Barnes v. Gorman, 536 U.S. 181, 5 (2002)

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Cite as: 536 U. S. 181 (2002)

Opinion of the Court

prohibits discrimination against the disabled by recipients of federal funding, including private organizations, 29 U. S. C. 794(b)(3). Both provisions are enforceable through private causes of action. Section 203 of the ADA declares that the "remedies, procedures, and rights set forth in [ 505(a)(2) of the Rehabilitation Act] shall be the remedies, procedures, and rights this subchapter provides" for violations of 202. 42 U. S. C. 12133. Section 505(a)(2) of the Rehabilitation Act, in turn, declares that the "remedies, procedures, and rights set forth in title VI of the Civil Rights Act of 1964 . . . shall be available" for violations of 504, as added, 92 Stat. 2983, 29 U. S. C. 794a(a)(2). Thus, the remedies for violations of 202 of the ADA and 504 of the Rehabilitation Act are coextensive with the remedies available in a private cause of action brought under Title VI of the Civil Rights Act of 1964, 42 U. S. C. 2000d et seq., which prohibits racial discrimination in federally funded programs and activities.

Although Title VI does not mention a private right of action, our prior decisions have found an implied right of action, e. g., Cannon v. University of Chicago, 441 U. S. 677, 703 (1979), and Congress has acknowledged this right in amendments to the statute, leaving it "beyond dispute that private individuals may sue to enforce" Title VI, Alexander v. Sandoval, 532 U. S. 275, 280 (2001). It is less clear what remedies are available in such a suit. In Franklin, supra, at 73, we recognized "the traditional presumption in favor of any appropriate relief for violation of a federal right," and held that since this presumption applies to suits under Title IX of the Education Amendments of 1972, 20 U. S. C. 1681- 1688, monetary damages were available. (Emphasis added.) And the Court has interpreted Title IX consistently with Title VI, see Cannon, supra, at 694-698. Franklin, however, did not describe the scope of "appropriate relief." We take up this question today.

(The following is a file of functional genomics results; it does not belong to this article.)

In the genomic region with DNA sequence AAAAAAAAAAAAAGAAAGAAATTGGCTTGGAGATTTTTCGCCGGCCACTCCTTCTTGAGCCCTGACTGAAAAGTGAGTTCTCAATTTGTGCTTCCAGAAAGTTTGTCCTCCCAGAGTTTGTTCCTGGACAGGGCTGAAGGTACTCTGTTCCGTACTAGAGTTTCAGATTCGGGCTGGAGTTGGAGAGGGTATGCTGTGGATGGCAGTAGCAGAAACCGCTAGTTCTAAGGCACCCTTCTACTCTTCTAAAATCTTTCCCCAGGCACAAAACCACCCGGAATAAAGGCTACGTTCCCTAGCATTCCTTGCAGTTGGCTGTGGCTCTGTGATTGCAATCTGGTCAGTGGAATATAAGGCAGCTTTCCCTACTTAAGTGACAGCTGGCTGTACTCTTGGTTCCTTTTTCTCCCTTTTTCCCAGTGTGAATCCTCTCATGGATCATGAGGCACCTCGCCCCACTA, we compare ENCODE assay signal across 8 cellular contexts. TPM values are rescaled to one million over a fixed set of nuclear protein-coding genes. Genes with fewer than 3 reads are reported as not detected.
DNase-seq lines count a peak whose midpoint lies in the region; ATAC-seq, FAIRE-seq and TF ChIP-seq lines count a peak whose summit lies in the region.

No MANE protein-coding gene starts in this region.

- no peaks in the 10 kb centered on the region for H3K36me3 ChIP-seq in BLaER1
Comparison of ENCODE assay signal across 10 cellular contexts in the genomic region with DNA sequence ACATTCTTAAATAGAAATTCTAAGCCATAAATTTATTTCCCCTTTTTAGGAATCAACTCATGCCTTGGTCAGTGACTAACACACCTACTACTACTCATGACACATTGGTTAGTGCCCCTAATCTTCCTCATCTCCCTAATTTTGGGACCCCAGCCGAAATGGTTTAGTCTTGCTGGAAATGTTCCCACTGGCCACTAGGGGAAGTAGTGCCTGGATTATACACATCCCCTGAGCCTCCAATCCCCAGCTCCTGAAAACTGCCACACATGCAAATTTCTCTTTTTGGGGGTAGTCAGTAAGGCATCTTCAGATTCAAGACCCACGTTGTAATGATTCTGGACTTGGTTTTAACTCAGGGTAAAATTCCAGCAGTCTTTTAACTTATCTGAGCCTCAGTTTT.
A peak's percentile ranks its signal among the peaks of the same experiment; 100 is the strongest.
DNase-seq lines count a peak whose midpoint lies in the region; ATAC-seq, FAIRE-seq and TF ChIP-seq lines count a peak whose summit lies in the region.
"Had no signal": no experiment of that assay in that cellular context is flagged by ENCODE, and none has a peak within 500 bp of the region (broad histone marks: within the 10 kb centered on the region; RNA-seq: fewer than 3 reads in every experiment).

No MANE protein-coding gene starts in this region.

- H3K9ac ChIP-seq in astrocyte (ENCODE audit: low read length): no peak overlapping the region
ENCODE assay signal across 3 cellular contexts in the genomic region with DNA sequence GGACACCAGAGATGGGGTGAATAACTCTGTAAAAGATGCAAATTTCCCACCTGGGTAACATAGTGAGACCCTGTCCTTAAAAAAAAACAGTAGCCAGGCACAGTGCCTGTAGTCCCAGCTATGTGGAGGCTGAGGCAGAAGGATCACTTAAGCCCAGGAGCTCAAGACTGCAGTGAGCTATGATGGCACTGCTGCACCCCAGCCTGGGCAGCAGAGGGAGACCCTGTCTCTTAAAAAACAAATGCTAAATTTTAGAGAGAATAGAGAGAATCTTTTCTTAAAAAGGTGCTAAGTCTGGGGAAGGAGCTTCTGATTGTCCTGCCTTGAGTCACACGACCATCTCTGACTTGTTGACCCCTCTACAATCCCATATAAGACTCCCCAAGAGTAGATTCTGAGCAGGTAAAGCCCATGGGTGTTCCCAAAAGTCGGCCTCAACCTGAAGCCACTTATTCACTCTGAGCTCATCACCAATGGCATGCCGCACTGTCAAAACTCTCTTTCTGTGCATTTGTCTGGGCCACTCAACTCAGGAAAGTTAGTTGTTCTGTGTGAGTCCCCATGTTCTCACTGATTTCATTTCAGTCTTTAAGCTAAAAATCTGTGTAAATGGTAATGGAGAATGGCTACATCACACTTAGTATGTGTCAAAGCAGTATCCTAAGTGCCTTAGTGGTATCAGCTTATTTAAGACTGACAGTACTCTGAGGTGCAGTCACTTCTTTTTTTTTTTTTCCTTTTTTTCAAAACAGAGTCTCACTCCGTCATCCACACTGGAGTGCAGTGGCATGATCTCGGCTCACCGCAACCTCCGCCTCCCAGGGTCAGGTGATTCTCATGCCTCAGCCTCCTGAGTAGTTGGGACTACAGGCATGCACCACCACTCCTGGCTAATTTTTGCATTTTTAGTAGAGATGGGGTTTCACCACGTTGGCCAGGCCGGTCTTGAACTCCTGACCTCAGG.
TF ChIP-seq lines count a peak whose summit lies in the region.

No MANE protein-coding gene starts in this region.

Title VI invokes Congress's power under the Spending Clause, U. S. Const., Art. I, 8, cl. 1, to place conditions on


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